The 2030 Agenda for Sustainable Development Goals demands that special importance be given to Small Island Developing States (SIDS), which are vulnerable to climate change due to their size and limited financial resources. Yesterday, in San Pedro a regional meeting began to review the SIDS Accelerated Modalities of Action, Samoa Pathway ahead of the United Nation’s meeting scheduled to take place next year in September for a mid-term review of SIDS’s progress. Prime Minister Dean Barrow spoke about the SIDS special needs.
Honorable Dean Barrow: The SIDS special case has had to be dynamic as our development challenges have become more and more acute. So the brief has been filed and continuing Caribbean advocacy is full more but we may be forgiven for questioning wether the international communities response has been as it should be. Why? For instance is the world still set on a path of 4 degrees or more despite the scientific evidence that SIDS will only barley survive even global temperatures cap at 1.5 degrees Celsius. To put it at its mildest; it is clear that despite our special and different circumstances Global policy still deploys a one size fits all approach. This is unsatisfactory and we must their fore campaign without let for a proper international focus on and support for the SIDS agenda.
Ambassador Irwin LaRocque, Secretary-General of CARICOM said that at a recent meeting, the slow progress of SIDS was a concern.
Ambassador Irwin Larocque: The importance of this process was noted by the CARICOM heads of Government at their recent meeting in Jamaica. In doing so they express concern at a slow pace of implementation of the Samoa pathway. They agreed that we must work closely with the International community to take the necessary action to build the environmental, social and economic resilience of SIDS. We must also remain steadfast in promoting the interest of SIDs; particularly as there are signs that this categorization of nations like our is being challenged. It was in the Caribbean 24 years ago that the SIDS grouping had its origin with Bibulous Program of action in 1984. The subsequent Mauritius Strategy of implementation of 2005 and now the Samoa path way of 2014 served to the cement the distinct characteristics and needs of the these uniquely vulnerable nations. The smoldering erosion at the International level of the attention placed on SIDS is a matter of grave concern. It has played its part in hindering the implementational pathway through the lack of resources and capacity.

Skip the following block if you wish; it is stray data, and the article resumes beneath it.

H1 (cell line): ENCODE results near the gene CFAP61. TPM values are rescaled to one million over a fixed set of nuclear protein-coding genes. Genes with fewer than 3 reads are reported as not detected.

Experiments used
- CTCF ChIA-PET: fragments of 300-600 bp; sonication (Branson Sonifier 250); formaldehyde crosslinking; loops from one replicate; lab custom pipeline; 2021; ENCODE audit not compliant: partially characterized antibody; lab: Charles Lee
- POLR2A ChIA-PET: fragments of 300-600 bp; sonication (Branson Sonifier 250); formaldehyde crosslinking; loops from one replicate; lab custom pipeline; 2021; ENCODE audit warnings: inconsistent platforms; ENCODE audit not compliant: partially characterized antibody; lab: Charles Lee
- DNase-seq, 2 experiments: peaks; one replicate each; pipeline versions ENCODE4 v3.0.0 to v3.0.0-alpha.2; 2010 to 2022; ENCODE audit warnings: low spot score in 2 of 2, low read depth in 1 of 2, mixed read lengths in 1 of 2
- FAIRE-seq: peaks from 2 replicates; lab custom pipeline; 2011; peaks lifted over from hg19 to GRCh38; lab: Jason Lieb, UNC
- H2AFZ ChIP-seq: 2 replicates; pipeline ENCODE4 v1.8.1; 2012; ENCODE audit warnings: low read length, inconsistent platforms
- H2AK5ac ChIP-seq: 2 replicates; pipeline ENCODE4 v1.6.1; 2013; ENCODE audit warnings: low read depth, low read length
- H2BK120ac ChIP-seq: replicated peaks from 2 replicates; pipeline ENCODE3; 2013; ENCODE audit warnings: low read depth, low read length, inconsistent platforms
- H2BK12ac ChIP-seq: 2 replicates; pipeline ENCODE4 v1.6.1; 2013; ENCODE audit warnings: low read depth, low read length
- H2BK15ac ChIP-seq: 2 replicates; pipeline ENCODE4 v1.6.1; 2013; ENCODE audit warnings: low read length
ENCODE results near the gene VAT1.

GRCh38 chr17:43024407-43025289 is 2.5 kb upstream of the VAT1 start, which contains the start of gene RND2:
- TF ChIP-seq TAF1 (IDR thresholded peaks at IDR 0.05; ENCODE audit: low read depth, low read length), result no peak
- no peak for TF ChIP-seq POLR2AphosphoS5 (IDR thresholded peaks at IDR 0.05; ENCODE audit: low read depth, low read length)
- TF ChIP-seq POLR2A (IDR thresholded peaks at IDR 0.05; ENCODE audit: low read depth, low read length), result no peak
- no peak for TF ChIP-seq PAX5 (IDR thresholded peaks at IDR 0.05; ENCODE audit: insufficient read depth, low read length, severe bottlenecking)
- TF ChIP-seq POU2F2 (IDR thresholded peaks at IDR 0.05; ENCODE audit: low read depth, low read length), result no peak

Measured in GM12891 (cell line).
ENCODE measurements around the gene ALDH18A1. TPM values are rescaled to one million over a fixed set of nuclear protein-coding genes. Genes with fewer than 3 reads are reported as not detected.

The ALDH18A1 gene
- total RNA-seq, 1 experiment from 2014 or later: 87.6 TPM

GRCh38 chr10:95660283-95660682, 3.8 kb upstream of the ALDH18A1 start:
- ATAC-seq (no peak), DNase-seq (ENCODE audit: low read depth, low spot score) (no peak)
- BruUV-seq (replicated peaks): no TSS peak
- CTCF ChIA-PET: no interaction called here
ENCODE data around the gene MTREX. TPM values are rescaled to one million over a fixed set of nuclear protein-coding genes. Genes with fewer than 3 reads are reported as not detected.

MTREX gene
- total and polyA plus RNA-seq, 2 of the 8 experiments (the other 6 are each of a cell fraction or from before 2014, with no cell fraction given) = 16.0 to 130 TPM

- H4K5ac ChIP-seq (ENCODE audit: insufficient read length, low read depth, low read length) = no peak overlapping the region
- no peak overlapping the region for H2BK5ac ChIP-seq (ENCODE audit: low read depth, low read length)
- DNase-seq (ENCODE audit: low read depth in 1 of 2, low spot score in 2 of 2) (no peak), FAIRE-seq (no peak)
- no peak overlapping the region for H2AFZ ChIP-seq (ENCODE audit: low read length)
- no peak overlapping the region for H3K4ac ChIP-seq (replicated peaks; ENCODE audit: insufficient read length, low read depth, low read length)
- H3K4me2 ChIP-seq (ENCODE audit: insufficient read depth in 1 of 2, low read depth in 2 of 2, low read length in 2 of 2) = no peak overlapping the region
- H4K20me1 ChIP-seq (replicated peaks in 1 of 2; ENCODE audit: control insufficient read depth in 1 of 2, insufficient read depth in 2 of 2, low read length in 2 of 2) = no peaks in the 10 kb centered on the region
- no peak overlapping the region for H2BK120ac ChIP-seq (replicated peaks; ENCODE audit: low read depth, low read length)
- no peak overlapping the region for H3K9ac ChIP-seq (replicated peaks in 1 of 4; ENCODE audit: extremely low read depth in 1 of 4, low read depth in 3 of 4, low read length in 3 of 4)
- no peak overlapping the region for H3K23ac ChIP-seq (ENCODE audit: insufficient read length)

Prime Minister Barrow said the San Pedro Declaration will be adopted at the end of the meeting in order to strengthen international resolved and mobilize international action for the SIDS agenda.